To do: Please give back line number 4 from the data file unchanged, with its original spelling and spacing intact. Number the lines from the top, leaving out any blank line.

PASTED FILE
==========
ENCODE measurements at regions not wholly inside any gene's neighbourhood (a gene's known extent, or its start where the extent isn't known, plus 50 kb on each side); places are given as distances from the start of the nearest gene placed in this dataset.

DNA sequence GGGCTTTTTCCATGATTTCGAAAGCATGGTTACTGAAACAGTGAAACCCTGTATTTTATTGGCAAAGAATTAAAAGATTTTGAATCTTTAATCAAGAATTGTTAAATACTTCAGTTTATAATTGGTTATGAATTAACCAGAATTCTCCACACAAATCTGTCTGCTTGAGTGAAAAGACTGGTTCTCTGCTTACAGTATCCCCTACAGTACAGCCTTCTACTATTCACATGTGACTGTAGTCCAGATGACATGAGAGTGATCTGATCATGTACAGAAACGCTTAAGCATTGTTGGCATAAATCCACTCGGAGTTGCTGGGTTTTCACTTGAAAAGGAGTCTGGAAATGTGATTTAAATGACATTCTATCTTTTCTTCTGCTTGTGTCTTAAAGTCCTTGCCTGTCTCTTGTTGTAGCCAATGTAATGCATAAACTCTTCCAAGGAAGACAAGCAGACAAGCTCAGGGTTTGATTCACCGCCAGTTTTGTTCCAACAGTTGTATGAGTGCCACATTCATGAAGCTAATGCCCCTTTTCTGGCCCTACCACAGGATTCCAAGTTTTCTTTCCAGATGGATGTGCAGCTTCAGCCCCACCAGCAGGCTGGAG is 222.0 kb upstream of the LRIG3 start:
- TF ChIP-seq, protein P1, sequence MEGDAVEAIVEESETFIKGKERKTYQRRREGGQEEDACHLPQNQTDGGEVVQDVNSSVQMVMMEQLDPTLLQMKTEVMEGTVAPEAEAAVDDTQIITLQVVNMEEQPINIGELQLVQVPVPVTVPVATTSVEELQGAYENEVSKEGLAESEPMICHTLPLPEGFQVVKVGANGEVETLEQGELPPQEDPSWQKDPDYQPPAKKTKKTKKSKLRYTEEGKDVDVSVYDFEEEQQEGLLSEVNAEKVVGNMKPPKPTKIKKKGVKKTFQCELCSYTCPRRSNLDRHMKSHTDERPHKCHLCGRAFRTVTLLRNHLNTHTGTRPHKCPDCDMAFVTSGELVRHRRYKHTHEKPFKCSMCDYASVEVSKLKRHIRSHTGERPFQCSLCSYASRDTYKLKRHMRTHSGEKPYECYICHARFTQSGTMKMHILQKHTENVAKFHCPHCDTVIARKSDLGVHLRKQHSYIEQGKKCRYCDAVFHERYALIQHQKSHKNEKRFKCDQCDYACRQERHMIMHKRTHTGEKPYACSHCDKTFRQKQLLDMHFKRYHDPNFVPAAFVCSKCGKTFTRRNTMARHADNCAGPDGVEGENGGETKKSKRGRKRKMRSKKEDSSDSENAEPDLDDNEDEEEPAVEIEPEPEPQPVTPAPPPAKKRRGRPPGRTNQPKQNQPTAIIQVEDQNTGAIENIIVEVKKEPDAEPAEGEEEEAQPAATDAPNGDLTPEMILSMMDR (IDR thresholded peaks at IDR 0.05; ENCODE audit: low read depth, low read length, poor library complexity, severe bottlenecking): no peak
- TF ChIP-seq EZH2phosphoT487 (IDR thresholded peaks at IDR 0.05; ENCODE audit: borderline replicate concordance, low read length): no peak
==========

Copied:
- TF ChIP-seq EZH2phosphoT487 (IDR thresholded peaks at IDR 0.05; ENCODE audit: borderline replicate concordance, low read length): no peak